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Finally, a Way to Avoid Jet Lag: The Jet Lag Calculator

Finally, a Way to Avoid Jet Lag: The Jet Lag Calculator

You’ve just landed. After a nearly eight hour flight, you’re exhausted, and ready for bed. You were wise enough to steal some sleep on the flight. Perhaps, you may even have pre-planned a caffeine binge, to get you through the first day of activities relatively unscathed.

But, even with all of your counter measures, when it comes to the time to sleep, you find yourself tossing and turning, finding yourself even more exhausted than when you just arrived, you ponder what could have gone wrong…

Jet-lag is a physiological condition related to our body’s rhythm.

Jet-lag, medically referred to as desynchronosis, is a physiological condition which results from alterations in the body’s circadian rhythm, which results from rapid long distance trans-meridian flights.

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In laymen’s terms, this is your body’s natural reaction to a change in time-zones. As our bodies adjust to the new pattern of light and dark exposure, we become restless and having difficulty achieving R.E.M (the deepest and most imperative level of) sleep. It can take days for us to completely adjust, while our body does its best to synchronize with our new environment.

Despite this adjustment taking its course naturally – depending on the individual- it can take up to a week or more to fully acclimate. If you’re just visiting another place for a short period of time, this can put quite a damper on your trip.

If you’re planning a trip where jet-lag may be a concern, the Jet-Lag Calculator, may just be your solution.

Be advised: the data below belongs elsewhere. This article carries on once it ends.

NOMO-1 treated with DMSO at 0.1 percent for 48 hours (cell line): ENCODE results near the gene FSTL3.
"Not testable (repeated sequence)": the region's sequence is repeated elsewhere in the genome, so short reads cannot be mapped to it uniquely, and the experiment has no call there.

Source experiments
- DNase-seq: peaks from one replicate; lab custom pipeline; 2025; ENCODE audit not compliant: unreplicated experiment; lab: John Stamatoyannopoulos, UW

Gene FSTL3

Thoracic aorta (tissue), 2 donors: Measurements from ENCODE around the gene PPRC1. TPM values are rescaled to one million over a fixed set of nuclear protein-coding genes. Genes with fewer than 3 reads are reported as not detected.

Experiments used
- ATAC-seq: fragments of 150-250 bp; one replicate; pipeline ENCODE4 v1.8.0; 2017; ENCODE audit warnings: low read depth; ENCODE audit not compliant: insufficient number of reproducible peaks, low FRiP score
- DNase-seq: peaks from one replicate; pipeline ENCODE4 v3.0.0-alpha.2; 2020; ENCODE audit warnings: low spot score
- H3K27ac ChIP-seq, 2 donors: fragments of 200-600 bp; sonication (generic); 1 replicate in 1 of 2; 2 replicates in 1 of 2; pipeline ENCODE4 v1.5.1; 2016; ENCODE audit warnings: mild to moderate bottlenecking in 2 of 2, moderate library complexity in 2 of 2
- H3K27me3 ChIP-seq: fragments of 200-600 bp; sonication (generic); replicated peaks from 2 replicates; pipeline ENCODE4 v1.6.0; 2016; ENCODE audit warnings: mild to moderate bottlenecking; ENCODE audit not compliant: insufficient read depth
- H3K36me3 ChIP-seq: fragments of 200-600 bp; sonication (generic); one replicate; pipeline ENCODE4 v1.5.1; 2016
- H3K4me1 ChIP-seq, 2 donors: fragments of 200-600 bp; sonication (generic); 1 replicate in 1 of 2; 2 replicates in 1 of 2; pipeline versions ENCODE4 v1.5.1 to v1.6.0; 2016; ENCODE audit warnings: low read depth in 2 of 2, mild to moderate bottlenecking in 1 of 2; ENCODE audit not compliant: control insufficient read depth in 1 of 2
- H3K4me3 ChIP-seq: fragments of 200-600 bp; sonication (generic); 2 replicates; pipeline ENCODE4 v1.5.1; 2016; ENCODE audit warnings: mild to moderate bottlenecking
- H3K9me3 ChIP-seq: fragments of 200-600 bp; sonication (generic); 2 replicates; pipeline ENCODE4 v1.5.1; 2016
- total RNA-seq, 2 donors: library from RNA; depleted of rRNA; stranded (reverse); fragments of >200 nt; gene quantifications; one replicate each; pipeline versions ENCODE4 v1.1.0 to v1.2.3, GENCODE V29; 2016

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The Jet Lag Calculator helps to tune the clock in your body.

    Researchers have found that one of the primary reasons that the human body has trouble when adjusting to new environments is because of the variant times that an individual is exposed to light. Our bodies naturally acclimate to the rhythms of our day from our place of origin. When we travel long distances, our internal physical clock is thrown off, and will inevitably run askew.

    The Jet Lag Calculator works to help us to combat this desynchronization by setting up a schedule that lets us know what time to best seek light and darkness – before we go on a trip to another time zone. This eases the adjustment period and cuts down on the bothersome effects of jet-Llg.

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      By helping us to form a strategy of when to seek or avoid light, the Jet-Lag Calculator prepares users for their trip through a steady adjustment in sleep times and exposure, to help them acclimate to their destination beforehand. This will effectively lessen the effects of a jet-lag[1] and provide you with an easier transition into a new sleep pattern.

      How do I use it?

      Simply, find a version of the Jet-Lag calculator that best suits your needs. Fill out the form, (which should ask for your place of origin, destination, and average hours of sleep per night that you’re accustomed to).

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      Once you’ve completed the form, the Jet-Lag calculator will produce a daily schedule, (usually no more than about a week in advance) of when you should be seeking light or avoiding light.

      The longer in advance you begin to adjust your sleep cycle, the easier the transition becomes, and the less impact jet-lag will have on you.

      It’s not hard to use at all, just give it a try! Time is a precious thing. Don’t waste it on a headache. Happy travels!

      Featured photo credit: Flaticon via flaticon.com

      Reference

      More by this author

      Frank Yung

      Writer. Storyteller. Foodie.

      Your Future Self Will Thank You For Starting To Do This For Only 10 Minutes Every Day 10 Best Standing Desks That Are High in Quality and Cheap in Price Finally, a Way to Avoid Jet Lag: The Jet Lag Calculator The Best Places Around the World to Retire in 2017 Take 5 Minutes To Read And Improve Your Writing Skills Forever